Timothy Snyder, writing in the New York Review of Books, delivers a detailed review of the paths that lie before leaders in Europe’s capitals as they consider how best to respond to a persistently challenging financial crisis:
This is because fiscal policy is at the very core of a democratic system, and the EU is not yet democratic. People wish to know that they are paying taxes to a government they voted into office, with the institutions and powers that go with that task (a treasury, an elected executive, an accountable legislature); and that these revenues are then being spent on themselves and on people with whom they identify and share a political community. But, despite recent increases in the authority of the European Parliament, the EU does not have an elected executive that can make fiscal decisions, nor a treasury that might carry out such policy.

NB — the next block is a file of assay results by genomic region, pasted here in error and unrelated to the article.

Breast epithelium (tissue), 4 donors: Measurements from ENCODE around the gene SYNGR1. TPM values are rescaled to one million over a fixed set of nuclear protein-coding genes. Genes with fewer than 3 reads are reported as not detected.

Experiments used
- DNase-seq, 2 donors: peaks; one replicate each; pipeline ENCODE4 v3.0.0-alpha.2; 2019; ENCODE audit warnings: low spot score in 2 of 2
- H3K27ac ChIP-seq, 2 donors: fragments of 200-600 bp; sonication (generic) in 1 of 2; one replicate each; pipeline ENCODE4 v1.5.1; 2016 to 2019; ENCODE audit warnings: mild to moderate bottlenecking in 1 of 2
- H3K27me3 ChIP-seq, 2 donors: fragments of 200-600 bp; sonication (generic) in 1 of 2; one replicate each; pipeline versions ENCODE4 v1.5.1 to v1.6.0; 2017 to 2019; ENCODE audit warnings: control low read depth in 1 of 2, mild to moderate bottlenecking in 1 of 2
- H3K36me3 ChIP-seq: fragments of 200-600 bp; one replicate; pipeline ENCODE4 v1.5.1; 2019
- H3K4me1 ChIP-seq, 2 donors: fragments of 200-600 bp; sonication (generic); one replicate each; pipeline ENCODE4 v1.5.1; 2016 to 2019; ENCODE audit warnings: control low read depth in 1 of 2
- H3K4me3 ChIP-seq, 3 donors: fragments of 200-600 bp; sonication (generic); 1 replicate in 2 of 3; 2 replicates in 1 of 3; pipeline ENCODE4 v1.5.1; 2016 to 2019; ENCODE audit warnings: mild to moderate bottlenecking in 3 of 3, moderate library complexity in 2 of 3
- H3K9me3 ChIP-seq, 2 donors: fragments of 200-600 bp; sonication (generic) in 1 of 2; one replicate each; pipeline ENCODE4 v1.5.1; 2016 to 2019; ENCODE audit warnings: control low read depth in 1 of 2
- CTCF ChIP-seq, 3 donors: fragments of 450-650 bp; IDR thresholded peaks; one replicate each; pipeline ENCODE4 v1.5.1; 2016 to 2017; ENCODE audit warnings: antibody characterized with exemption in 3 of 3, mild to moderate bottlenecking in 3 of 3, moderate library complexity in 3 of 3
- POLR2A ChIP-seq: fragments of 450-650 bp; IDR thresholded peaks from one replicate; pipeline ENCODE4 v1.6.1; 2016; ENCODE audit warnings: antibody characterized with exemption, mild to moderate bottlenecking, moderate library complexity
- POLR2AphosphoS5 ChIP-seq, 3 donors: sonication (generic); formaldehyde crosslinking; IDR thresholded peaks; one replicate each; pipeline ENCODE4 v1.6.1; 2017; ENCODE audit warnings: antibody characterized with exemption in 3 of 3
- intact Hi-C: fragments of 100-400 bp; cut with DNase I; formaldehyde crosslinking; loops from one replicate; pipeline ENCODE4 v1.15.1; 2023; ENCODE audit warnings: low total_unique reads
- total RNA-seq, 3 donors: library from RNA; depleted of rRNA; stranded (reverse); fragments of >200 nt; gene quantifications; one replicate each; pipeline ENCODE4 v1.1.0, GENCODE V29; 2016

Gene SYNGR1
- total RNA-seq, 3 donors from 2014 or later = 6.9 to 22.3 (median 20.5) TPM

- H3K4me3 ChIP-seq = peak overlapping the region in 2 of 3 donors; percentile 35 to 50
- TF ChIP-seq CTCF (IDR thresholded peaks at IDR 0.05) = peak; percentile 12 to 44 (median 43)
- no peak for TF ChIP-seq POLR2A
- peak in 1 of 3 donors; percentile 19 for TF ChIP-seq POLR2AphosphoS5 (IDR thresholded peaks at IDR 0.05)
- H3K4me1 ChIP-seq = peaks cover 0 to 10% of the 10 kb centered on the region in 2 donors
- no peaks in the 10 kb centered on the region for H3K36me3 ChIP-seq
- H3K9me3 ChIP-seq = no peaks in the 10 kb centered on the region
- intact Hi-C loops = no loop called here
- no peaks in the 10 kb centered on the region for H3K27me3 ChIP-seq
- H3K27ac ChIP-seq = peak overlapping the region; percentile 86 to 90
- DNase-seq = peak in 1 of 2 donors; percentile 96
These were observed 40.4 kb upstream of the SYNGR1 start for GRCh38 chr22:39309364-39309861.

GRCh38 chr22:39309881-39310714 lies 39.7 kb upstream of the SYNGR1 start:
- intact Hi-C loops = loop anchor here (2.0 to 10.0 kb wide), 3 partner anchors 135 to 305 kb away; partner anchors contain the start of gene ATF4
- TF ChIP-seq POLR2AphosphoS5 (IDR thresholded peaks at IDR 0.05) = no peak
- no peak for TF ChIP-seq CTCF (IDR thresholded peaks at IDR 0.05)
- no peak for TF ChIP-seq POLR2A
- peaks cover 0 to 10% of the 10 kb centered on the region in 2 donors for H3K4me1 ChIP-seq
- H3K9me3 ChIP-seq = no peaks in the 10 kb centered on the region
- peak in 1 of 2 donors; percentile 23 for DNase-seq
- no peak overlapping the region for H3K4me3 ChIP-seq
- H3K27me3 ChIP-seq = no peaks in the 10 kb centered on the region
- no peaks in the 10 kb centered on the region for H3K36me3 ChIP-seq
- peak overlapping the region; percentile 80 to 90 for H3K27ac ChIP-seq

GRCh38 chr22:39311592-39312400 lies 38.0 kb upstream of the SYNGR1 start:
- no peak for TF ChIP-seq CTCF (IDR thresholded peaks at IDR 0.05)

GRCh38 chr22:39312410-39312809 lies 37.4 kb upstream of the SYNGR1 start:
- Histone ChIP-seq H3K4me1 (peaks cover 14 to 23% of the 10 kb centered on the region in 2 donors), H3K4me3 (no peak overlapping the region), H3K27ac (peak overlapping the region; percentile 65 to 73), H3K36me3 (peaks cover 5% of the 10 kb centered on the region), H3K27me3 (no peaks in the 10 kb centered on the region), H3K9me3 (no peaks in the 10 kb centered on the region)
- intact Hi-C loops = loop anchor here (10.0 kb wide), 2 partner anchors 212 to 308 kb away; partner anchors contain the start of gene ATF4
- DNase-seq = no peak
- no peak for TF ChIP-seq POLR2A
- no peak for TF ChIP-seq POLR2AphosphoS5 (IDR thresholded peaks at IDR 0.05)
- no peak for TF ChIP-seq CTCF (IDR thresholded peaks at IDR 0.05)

At the moment the EU is veering between two possible responses to the crisis, each of which forces fiscal policy away from the populations of its member states. Either European leaders will find some stopgap to further centralize revenue and expenditure, without consulting their citizens. This might alleviate the crisis in the short term, but will eventually cause the populations of the wealthier members to rebel, as indeed the Germans and Finns already seem to be doing. Or, more likely, the EU will continue to edge towards a system in which a fiscally sound German-Polish-Baltic-Scandinavian core dictates to a more shaky periphery, which will likely bring popular rebellions there. At the moment Greek voters can change the parties who rule them, but cannot change fiscal policies. These are decided in Berlin. Thus we have the emergence of pantomime republics.